Blanket child maintenance fees mean the poorest children lose out
Release date: 26 Oct 2012
Today is the final day of the government’s consultation into child maintenance. Barnardo’s believes that the current proposals will result in damaging consequences for the poorest children, many of whom are raised on just £12 per person per day.
Under the new child maintenance proposals, if single parent families cannot come to a voluntary financial arrangement with their ex-partners, they will be required to sacrifice a large portion of their weekly income to pay up front and ongoing fees in order to access the child maintenance they are entitled to.
How will the proposals work?
Parents who have previously used the Child Support Agency to come to a financial arrangement with their ex-partners and who cannot come to a new voluntary arrangement will be required to pay an upfront charge of £20 and ongoing fees of 7% when they are transferred to the new statutory service.
Our snapshot survey results
A small-scale, snapshot survey of our services has revealed that many separated parents are already reluctant to access the support currently available from the Child Support Agency, as they view it as complicated and not user-friendly.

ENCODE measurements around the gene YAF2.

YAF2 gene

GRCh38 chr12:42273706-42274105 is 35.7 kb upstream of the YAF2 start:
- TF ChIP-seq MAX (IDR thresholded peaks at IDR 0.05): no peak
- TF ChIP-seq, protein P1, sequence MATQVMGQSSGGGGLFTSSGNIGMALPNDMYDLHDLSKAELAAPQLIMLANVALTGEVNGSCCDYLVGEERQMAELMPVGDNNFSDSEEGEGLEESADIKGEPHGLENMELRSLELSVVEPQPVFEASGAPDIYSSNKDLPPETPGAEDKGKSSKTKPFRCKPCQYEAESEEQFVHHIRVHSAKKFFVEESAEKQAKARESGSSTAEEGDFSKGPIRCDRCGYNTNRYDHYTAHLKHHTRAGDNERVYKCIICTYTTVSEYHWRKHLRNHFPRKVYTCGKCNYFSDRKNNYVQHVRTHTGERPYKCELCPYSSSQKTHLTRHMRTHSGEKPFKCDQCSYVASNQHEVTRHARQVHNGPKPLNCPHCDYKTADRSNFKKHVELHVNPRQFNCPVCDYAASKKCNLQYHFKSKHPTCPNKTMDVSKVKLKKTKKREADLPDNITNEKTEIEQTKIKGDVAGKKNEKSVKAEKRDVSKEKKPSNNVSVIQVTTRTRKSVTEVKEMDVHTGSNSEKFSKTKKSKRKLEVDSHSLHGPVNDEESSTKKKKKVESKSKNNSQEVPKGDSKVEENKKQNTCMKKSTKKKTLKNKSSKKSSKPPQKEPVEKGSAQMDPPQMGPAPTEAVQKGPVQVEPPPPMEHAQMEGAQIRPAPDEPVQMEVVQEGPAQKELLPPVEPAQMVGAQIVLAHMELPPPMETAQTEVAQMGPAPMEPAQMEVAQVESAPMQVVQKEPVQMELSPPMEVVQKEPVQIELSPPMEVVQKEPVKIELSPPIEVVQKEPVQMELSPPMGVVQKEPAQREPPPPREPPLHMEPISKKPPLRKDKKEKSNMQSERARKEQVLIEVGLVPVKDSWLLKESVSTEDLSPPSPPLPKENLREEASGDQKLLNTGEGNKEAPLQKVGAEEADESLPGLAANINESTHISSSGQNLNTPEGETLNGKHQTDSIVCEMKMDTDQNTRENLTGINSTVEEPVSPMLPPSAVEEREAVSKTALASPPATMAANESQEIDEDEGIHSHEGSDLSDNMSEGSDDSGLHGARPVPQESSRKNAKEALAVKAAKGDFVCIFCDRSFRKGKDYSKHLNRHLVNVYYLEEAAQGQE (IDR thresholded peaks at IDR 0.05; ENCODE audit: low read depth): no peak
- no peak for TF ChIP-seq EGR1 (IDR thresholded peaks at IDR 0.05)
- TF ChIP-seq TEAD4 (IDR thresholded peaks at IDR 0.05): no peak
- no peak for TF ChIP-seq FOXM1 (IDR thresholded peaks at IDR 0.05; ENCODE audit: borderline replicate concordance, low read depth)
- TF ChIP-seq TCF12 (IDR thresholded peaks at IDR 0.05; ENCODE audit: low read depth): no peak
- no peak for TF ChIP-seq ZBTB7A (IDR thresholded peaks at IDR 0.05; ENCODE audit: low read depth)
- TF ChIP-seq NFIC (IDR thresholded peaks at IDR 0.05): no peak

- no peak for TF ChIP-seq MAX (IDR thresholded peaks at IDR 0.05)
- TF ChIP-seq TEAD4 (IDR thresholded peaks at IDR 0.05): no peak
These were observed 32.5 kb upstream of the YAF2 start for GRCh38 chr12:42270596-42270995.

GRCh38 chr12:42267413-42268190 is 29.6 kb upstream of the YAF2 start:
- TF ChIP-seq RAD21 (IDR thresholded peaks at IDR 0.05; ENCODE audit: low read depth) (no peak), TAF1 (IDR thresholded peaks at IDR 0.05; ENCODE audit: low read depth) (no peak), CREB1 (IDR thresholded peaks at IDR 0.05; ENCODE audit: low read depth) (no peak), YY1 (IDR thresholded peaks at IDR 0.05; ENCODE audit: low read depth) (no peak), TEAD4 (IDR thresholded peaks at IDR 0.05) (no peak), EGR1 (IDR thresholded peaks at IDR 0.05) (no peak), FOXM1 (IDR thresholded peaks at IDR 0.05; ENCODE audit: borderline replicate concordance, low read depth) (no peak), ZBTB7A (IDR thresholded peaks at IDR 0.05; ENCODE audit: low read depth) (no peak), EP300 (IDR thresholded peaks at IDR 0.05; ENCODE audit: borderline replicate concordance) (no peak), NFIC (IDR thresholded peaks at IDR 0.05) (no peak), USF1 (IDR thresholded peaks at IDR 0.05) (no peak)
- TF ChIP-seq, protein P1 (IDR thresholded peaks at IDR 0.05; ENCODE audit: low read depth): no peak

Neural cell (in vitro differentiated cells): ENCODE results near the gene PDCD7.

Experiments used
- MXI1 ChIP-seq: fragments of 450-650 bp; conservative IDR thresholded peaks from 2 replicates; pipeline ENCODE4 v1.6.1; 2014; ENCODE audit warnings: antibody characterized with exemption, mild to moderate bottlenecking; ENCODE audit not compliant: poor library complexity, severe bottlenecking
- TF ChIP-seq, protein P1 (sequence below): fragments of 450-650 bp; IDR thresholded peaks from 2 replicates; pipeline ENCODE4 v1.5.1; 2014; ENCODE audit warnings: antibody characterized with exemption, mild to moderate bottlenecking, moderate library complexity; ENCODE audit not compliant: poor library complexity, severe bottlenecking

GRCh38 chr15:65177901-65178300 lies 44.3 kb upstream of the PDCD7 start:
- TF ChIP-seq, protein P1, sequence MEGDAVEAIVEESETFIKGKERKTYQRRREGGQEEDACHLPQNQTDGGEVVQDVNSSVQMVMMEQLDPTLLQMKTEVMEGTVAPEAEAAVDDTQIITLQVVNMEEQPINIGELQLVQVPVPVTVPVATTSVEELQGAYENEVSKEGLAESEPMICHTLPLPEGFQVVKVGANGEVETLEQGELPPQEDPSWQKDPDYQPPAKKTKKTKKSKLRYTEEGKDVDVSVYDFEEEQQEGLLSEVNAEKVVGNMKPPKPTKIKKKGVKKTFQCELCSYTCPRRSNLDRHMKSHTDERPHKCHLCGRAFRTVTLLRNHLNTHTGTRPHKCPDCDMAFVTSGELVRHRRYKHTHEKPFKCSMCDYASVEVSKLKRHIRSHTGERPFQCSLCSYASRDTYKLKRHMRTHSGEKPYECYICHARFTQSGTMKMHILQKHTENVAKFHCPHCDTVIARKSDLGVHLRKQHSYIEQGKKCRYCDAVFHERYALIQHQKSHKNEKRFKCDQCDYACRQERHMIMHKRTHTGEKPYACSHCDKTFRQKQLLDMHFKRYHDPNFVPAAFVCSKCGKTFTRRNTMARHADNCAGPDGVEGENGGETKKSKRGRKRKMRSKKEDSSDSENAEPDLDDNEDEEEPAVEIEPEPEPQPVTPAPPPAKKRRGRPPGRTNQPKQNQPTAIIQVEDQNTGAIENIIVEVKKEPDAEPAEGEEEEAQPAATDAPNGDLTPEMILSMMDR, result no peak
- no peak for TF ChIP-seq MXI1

These parents would arguably be even less likely to access child maintenance with the introduction of fees.
Furthermore, a number of issues were found to prevent separated parents from making private arrangements, including the ex-partner being missing, or abusive. These parents would have no choice but to pay the fees.
Barnardo’s assistant director of policy Neera Sharma says,
Under these unjust proposals, parents claiming child maintenance are being forced into a corner, where their choice is to open up old wounds with an ex-partner or pay unreasonable amounts of money to access the new service.
If these plans go ahead we could see thousands of parents on low incomes ditch the child maintenance system altogether and it is children who will suffer from not getting the financial support that they need.
As a minimum, the government must commit to fairness and help the poorest families by introducing a sliding scale of charging.”
Our response to the government
We have over the past few months called on the government to exempt the poorest families from paying administration fees. Given that the government is intent on introducing charging, we urge that as a minimum, the government should introduce lower charging fees for the poorest families, whose children will miss out if they are forced to pay the upfront and ongoing charges.